In the fall of 1893, the wealthy, once-influential Marshall family begins to realize it has failed to keep up “with the procession” of Chicago’s modernization. The parents, David and Eliza Marshall, were among Chicago’s earliest settlers in the 1860s, when David established a prosperous grocery business, but while the city has grown and changed dramatically in the decades since the Great Chicago Fire, the Marshalls have stayed the same.

For instance, their Michigan Avenue home near the new Art Institute is now one of the only private residences in a business district, while the rest of Chicago’s prominent families have moved south to Prairie Avenue or onto the north side. The interior of the home, as well as the family’s typical wardrobe, is no longer fashionable. The Marshall grocery empire has failed to keep up with business innovations. David Marshall, unlike his peers, hasn’t donated funds to a university, hospital, or cultural institute for the naming rights to a new building. And no one in the family participates in Chicago society via cultural events.

A southward-looking sketch of Michigan Avenue in 1893, with the new Art Institute building on the left. The Marshall residence at “200-something” would have been between Adams and Jackson streets on the right.

The plot is set in motion by two events. David’s son Truesdale Marshall returns home to Chicago after a four-year stay in Europe with a new perspective on modernity. And David’s eldest daughter Jane Marshall becomes determined to give her little sister, Rosamund Marshall, a formal debut with Chicago society for her eighteenth birthday. Jane enlists the help of an old family friend, Mrs. Granger Bates, who once dated David Marshall before he married Eliza. Unlike the Marshalls, Mrs. Bates has “kept up with the procession,” and thus introduces Jane to modern Chicago society and culture, and helps her put pressure on David and Eliza to modernize.

Thanks to their efforts, David eventually agrees to build a new home in a more fashionable neighborhood (still on Michigan Avenue, but three miles south), throw a formal tea ceremony for Rosamund’s debut (where Mrs. Bates introduces her to Cecilia Ingles, a recurring character from The Cliff-Dwellers), and take a more active role in Chicago society. However, David soon falls ill and dies. Fuller implies that the stress and the heavy financial burdens that Jane and Mrs. Bates convinced him to undertake are what killed him. Though he refused to donate funds for naming rights to a new building, he leaves his entire fortune to Jane, who donates it to a university for exactly that purpose.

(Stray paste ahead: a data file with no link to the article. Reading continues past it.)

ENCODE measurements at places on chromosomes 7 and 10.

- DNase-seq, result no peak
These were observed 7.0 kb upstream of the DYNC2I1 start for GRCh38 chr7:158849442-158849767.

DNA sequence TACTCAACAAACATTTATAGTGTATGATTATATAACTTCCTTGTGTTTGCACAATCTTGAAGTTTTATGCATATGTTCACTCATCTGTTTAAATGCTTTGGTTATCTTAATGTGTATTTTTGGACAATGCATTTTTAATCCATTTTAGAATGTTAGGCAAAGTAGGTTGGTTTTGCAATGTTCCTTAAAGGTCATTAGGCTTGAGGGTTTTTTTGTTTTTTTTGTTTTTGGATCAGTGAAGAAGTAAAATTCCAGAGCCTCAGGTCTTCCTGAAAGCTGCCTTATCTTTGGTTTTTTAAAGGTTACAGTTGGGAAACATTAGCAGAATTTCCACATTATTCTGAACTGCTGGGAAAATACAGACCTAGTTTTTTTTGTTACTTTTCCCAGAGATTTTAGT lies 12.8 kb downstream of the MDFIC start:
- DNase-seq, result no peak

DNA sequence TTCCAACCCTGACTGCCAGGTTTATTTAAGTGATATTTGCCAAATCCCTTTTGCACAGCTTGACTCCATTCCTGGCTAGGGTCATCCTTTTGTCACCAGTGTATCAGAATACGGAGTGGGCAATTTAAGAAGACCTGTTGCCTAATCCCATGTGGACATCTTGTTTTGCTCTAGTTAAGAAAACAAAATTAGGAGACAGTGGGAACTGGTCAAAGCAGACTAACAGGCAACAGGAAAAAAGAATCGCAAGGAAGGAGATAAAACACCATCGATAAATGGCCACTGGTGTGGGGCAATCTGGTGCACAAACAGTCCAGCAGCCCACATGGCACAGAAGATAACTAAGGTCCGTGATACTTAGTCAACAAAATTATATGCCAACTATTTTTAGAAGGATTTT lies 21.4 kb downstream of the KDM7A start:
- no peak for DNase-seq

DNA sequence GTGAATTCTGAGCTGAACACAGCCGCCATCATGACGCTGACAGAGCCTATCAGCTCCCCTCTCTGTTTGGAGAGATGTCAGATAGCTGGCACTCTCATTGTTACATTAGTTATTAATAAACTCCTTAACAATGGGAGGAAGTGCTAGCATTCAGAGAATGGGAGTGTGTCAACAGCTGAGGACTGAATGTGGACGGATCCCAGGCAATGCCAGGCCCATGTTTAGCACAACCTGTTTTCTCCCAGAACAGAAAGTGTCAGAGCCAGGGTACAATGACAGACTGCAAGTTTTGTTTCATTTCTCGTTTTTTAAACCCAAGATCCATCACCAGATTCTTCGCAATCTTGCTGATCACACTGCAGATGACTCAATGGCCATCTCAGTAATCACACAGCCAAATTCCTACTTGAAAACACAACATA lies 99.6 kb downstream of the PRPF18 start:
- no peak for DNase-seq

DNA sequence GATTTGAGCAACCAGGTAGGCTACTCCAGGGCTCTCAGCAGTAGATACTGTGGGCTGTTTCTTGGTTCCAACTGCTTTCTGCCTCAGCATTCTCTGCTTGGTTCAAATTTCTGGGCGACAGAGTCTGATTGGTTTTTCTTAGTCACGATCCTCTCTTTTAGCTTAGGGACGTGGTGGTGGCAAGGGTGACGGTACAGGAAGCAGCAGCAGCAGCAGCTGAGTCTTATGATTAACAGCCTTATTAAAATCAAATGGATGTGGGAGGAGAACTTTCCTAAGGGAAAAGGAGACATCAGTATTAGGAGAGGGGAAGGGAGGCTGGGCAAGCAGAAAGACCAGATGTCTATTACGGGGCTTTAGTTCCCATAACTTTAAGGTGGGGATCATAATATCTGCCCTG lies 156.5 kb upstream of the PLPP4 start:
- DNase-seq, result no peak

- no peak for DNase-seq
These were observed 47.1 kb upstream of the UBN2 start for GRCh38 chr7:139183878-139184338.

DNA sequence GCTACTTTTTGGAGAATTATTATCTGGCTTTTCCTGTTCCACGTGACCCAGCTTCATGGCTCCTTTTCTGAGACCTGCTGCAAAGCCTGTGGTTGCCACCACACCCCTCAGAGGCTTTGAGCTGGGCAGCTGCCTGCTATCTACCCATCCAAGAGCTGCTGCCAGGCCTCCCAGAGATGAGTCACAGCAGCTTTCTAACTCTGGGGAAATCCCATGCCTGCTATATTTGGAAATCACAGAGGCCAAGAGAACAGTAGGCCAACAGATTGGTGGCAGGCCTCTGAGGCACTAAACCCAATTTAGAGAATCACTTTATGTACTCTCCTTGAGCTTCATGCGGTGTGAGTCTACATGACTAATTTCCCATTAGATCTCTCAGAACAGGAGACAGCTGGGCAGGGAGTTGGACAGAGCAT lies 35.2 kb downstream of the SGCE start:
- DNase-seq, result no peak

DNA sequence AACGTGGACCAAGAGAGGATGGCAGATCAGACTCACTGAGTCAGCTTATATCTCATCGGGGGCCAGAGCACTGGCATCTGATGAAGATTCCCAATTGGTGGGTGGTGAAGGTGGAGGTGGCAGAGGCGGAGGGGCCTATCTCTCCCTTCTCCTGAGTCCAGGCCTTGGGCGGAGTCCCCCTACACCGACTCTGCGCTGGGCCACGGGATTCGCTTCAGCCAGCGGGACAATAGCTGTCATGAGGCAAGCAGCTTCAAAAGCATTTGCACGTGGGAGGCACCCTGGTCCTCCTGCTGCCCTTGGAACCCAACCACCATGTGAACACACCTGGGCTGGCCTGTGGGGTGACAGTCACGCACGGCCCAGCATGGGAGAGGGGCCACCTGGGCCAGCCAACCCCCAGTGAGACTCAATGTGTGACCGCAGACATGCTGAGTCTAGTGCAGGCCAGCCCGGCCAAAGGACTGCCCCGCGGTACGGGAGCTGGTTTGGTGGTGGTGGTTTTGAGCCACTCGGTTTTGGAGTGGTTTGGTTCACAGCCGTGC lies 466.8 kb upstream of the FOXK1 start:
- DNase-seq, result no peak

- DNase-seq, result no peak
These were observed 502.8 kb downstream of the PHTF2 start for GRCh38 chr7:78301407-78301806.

The novel ends with the remaining Marshalls in a cold, empty new house where David has died in the attempt to make them happy. While Fuller’s indictment of Chicago is more nuanced in With the Procession than it was in The Cliff-Dwellers, he still makes it clear that modern Chicago’s obsession with “being fashionable” is purely for show (like Mrs. Bates and Jane), instead of rooted in a true appreciate for arts and culture (like Truesdale and presumably Fuller himself).

Contemporary Reviews

“What Mr. Henry B. Fuller is doing is to plow a broader social field than has been hitherto attempted. His is not a mere surface skimming. He turns up the subsoil, and not that of a limited section of this country. Mr. Fuller has wonderful gracefulness of touch, and, combined with tact, the gift of making high comedy. Without these qualities, how could such a story as this of American social conditions have been produced? … Quick are Mr. Fuller’s criticisms on art, music, books, social conditions. Some only will see the flash of them, and not be conscious how strong is the lightning stroke. Sooner than we could have thought possible, a man has come to write the human comedy of the United States at the close of the nineteenth century, and we venture to assert that the particular impress of this man’s hand is likely to be a permanent one in American literature. Yet many a long year may pass before Mr. Fuller is thoroughly understood or appreciated. He will, however, be listened to, because he has no fad.” —The New York Times, Saturday, May 11, 1895 (no byline)


  • First edition (1895), Harper & Brothers, New York. Full view courtesy of Project Gutenberg.
  • Harris edition (1965), University of Chicago Press, Chicago. New introduction by Mark Harris. Cover art.


  • “Art in Chicago: Fuller’s With the Procession” by G. Thomas Couser, JSTOR, 1980


  • The Henry Blake Fuller Papers, Newberry Library
  • Henry Blake Fuller: A Critical Biography by Constance M. Griffin
  • Henry Blake Fuller by John Pilkington Jr.
  • A Varied Harvest: The Life and Works of Henry Blake Fuller by Kenneth Scambray